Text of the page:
• Arrangement Note

    The letters of prisoners (or their advocates) are arranged first by location of conviction or imprisonment (Illinois and non-Illinois), then typically according to a rough chronology by year, and thereafter alphabetically by name of prisoner.

  • Method of Acquisition

    The University Archives acquired the contents of this series in seven accessions: #98-80, 98-124, 99-151, 00-318, 01-32, 01-71, 02-87.

  • Conditions Governing Access

    The series is closed to access.

  • Separated Materials

    Approximately six linear feet of space has been gained from the volume of the accessions noted above to the volume of the processed series. Nearly all of this gain occurred by flattening correspondence and discarding accompanying envelopes. A few linear inches of extraneous materials also have been discarded.

  • Related Materials

    unspecified

  • Processing Information

    Matthew Sudman; July-August, 2006.

  • Other Descriptive Information

    A letter marked in pencil with signifies that the letter had not been opened at the time of its receipt by the Northwestern University Archives.  Protess received such a vast amount of mail that not all requests could be read let alone accommodated.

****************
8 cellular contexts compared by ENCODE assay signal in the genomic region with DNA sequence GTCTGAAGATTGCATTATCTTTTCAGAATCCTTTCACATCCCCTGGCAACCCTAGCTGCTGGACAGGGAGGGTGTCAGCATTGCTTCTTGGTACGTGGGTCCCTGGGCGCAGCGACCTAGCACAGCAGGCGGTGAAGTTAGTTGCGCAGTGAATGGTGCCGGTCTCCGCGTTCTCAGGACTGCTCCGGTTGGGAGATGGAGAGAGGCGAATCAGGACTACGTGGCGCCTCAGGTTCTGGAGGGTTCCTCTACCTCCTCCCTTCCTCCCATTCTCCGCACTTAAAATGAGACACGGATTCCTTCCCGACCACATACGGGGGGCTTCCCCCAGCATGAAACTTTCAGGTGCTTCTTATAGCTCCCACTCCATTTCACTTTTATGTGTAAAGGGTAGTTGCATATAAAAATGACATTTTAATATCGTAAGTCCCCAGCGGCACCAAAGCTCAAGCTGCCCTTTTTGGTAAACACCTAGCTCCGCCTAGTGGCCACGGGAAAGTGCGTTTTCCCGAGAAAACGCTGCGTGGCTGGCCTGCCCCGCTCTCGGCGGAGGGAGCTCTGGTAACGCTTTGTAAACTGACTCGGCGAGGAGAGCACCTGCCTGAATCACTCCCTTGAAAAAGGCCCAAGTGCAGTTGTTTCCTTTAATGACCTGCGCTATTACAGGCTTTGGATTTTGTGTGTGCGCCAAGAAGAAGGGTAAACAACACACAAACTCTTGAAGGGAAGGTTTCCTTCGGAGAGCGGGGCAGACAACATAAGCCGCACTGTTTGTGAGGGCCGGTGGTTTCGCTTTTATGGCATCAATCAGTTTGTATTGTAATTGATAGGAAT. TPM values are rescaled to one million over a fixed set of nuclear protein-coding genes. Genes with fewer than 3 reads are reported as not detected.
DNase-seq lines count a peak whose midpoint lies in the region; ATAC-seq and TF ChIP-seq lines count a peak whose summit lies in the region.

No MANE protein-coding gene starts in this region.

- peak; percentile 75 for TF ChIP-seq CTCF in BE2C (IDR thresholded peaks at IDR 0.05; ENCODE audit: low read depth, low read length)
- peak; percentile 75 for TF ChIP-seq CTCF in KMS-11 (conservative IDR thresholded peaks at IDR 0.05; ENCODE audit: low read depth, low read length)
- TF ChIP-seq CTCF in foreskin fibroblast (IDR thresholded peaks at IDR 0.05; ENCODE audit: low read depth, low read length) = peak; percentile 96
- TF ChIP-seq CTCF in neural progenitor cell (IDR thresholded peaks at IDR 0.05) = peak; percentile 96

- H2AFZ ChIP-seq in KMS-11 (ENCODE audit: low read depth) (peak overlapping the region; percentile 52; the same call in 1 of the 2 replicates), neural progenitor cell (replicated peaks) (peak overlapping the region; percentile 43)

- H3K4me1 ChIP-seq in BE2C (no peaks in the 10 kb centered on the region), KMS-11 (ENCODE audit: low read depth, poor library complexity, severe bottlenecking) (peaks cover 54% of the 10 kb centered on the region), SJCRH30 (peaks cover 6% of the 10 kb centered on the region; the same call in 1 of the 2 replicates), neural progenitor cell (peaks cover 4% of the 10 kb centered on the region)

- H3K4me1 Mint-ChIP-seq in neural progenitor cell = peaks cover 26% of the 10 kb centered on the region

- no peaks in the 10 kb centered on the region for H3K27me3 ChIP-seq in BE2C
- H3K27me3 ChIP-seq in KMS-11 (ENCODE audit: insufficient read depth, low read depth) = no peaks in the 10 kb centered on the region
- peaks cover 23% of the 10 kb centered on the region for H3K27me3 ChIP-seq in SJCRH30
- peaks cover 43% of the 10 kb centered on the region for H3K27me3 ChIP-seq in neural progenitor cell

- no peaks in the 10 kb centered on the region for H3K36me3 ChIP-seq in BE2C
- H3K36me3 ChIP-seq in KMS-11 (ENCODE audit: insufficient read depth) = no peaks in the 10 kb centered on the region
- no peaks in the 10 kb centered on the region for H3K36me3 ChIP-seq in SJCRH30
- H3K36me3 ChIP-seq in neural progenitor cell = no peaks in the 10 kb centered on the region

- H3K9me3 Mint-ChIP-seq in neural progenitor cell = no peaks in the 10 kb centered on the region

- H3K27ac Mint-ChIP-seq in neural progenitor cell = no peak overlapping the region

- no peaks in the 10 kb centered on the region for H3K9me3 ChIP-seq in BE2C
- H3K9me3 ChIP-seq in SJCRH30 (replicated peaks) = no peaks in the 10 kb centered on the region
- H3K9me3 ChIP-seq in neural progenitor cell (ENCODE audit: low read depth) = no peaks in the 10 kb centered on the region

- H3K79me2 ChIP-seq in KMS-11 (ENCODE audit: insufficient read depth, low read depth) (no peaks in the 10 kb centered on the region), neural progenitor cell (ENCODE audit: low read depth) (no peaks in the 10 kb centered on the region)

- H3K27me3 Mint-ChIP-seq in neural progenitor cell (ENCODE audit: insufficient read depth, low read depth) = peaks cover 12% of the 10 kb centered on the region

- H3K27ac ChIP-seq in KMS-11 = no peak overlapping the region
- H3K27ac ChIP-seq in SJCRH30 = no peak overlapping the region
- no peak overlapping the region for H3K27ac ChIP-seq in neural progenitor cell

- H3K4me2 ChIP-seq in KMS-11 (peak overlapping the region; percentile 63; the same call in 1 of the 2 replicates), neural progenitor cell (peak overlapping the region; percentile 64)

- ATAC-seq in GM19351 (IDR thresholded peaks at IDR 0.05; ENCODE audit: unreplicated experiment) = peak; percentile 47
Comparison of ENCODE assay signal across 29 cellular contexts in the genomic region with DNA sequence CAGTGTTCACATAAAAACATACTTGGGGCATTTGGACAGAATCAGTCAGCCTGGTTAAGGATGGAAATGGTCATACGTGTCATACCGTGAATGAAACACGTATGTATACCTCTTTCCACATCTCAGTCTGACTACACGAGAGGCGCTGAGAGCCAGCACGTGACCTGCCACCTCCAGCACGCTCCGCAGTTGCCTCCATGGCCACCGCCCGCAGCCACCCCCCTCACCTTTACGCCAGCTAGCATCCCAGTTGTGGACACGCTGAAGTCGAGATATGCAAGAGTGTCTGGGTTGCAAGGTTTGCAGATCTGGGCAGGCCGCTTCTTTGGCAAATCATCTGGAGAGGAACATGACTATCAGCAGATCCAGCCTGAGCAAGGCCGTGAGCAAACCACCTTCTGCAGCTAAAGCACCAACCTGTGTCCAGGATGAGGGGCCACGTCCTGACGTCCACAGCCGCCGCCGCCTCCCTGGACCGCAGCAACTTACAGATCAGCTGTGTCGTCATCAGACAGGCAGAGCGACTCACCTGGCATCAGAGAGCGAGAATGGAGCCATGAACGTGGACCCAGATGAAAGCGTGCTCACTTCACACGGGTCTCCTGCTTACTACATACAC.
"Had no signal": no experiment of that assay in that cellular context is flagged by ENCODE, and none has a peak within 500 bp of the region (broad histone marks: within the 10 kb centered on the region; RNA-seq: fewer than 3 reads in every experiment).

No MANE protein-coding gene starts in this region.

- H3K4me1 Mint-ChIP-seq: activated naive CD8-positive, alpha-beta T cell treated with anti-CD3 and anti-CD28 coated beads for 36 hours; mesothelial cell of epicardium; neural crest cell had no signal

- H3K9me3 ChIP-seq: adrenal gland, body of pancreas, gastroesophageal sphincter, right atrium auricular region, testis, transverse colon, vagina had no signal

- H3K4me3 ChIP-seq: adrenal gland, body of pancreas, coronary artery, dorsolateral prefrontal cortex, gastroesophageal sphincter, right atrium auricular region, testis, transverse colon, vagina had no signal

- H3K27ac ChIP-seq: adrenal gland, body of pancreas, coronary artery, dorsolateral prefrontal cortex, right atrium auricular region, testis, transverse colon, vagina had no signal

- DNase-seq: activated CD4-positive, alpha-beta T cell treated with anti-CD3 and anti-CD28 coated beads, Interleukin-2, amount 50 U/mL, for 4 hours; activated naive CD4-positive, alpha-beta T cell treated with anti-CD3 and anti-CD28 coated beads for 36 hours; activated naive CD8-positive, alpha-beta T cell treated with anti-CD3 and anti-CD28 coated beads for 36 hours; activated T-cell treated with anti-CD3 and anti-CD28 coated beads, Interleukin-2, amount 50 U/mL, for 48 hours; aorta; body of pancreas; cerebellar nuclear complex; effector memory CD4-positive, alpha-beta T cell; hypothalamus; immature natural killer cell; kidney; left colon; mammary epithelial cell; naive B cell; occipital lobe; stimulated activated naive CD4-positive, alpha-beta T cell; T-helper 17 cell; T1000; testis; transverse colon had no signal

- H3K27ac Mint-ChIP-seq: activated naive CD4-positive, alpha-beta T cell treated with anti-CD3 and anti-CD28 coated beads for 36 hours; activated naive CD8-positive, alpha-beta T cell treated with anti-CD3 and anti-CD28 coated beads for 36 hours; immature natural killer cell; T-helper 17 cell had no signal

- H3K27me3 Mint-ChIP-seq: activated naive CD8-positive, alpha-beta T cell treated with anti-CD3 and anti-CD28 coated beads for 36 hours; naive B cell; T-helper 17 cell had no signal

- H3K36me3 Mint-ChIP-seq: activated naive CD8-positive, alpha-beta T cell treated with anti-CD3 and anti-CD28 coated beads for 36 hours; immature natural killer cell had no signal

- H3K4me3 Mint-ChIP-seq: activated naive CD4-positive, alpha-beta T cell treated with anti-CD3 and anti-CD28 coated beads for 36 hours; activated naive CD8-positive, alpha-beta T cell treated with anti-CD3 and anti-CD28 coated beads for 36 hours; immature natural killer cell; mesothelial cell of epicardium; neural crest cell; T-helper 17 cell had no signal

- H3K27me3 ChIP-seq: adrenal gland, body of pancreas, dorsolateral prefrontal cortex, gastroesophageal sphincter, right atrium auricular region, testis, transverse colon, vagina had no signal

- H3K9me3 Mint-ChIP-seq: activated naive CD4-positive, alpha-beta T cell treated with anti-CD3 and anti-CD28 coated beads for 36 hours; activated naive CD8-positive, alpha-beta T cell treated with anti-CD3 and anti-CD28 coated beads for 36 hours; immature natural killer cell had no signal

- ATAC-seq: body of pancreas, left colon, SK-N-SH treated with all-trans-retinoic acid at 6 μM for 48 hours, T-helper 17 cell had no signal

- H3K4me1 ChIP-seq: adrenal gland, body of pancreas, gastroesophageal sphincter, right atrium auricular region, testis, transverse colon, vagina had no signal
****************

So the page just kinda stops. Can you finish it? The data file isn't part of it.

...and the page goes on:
It is important to note that some letters erroneously address Protess as a law professor or a lawyer.  Other letters request legal assistance; since Protess only investigated cases, he could not provide legal help.  It is also important to note that although some letters address Protess as being a part of the Center for Wrongful Convictions, his involvement in it, at least in terms of the materials found here, does not extend beyond its founding.  As previously noted, the Center for Wrongful Convictions is a component of the Northwestern School of Law’s Bluhm Legal Clinic, not a part of the Medill School of Journalism.  Though most of the letters are correctly addressed to Protess, his secretary, or the Medill School of Journalism, some are erroneously addressed to the School of Law or elsewhere.  No matter what an incoming letter may suggest, Protess’s formal academic appointment pertained to journalism and his work related to the Medill School of Journalism and/or the Innocence Project.

  • Existence and Location of Originals

    unspecified

Components